State Farm: Over half of Canadians to keep driving past the age of 80

State Farm: Over half of Canadians to keep driving past the age of 80

State Farm: Over half of Canadians to keep driving past the age of 80 A survey conducted by State Farm Canada found that more than one quarter – 26% – of Canadians want to hold on to their driver’s license past 85 years of age.

The same survey also discovered that one in 10 respondents has been in a collision involving a senior citizen.

Although 94% of the survey’s participants said that individuals should speak with senior family members about relinquishing their license if they are concerned about their safety, only 2% of seniors surveyed answered that a family member has given them such a talk.

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In addition, only 33% of respondents said that they have had a conversation with a senior family member about giving up their licence due to concerns about safety. Among those respondents, almost 80% said that they faced resistance from the family member.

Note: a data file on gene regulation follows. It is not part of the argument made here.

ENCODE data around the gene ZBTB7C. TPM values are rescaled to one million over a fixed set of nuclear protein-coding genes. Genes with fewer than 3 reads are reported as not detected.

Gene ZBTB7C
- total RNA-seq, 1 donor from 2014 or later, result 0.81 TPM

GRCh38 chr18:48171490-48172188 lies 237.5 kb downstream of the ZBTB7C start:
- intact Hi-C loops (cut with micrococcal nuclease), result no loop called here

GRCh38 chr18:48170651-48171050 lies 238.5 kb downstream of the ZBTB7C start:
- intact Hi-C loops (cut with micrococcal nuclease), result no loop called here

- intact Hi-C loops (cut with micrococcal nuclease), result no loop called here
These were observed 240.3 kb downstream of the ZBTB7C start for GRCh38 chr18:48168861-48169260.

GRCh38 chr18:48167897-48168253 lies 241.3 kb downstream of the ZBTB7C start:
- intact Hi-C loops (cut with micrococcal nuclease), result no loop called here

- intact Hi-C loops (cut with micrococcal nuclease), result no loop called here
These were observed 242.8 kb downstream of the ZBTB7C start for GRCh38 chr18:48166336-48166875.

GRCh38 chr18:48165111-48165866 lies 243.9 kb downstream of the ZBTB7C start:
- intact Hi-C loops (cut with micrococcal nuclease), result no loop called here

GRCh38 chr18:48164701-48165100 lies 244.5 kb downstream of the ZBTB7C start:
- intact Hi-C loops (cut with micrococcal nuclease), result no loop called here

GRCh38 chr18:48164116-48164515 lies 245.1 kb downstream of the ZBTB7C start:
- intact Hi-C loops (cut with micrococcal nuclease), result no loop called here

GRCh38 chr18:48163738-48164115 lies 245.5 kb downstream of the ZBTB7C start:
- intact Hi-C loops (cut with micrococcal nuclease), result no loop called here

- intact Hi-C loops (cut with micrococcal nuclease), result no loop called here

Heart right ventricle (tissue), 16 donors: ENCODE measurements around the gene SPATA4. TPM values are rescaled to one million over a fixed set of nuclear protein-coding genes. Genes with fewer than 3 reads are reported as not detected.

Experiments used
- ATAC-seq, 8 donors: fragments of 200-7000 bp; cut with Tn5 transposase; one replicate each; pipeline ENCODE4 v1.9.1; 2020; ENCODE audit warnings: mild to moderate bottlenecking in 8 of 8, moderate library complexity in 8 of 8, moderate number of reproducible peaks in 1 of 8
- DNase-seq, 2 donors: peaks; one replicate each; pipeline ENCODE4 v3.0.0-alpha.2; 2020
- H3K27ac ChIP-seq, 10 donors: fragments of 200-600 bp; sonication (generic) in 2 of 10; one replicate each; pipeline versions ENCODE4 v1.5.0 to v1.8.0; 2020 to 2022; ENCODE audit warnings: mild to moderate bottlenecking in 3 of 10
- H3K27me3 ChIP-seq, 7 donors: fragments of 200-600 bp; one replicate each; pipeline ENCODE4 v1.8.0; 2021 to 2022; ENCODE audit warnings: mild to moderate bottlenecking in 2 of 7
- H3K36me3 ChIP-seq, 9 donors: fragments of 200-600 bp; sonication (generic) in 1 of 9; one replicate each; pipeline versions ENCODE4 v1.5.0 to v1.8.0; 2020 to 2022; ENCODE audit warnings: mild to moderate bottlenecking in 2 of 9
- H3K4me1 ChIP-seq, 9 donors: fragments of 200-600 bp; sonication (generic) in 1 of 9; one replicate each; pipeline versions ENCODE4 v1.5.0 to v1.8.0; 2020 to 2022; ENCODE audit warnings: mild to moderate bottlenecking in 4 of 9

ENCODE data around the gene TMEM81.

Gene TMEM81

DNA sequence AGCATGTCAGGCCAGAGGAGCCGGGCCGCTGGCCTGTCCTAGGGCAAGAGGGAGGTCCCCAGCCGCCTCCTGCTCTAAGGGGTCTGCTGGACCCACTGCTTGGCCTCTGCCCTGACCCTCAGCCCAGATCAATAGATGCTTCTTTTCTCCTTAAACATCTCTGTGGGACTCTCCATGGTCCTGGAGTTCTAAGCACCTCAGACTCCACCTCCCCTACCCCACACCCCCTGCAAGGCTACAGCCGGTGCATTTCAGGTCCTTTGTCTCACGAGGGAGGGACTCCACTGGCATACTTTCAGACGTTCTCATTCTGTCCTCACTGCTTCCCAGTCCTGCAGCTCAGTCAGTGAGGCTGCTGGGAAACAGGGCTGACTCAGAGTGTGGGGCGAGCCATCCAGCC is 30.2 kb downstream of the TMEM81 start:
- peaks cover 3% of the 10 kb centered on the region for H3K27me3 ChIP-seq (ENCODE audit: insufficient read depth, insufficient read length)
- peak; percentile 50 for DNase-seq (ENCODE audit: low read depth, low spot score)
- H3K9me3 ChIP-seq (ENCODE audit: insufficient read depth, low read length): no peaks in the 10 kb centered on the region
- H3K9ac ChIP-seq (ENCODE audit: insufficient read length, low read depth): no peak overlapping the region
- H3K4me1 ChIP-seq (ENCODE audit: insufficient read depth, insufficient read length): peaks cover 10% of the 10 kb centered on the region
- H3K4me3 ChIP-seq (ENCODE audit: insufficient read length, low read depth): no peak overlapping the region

When asked what they think are the biggest factors keeping seniors from handing over their licenses, 74% of those surveyed said that the loss of independence is the biggest one, while 12% pointed to a lack of awareness on the warning signs of driving incapacity, 6% said lack of transportation, and 4% the cost of taxis.

“Canadians are conflicted when it comes to the balance between road safety and the autonomy associated with driving,” commented State Farm Canada media relations and spokesperson John Bordignon. “These are extremely difficult discussions for families to have. When a person is deemed unfit to drive, it can feel like a sudden loss of independence. To make the transition easier, it’s important for family members to have supportive conversations early on and explore transportation alternatives over time, so that changes in lifestyle come gradually.”

Among respondents 65 years old and higher, the three biggest factors affecting their decision to give up their license are: advice from a medical professional (94%), concerned family members and friends (27%), and a collision (14%).


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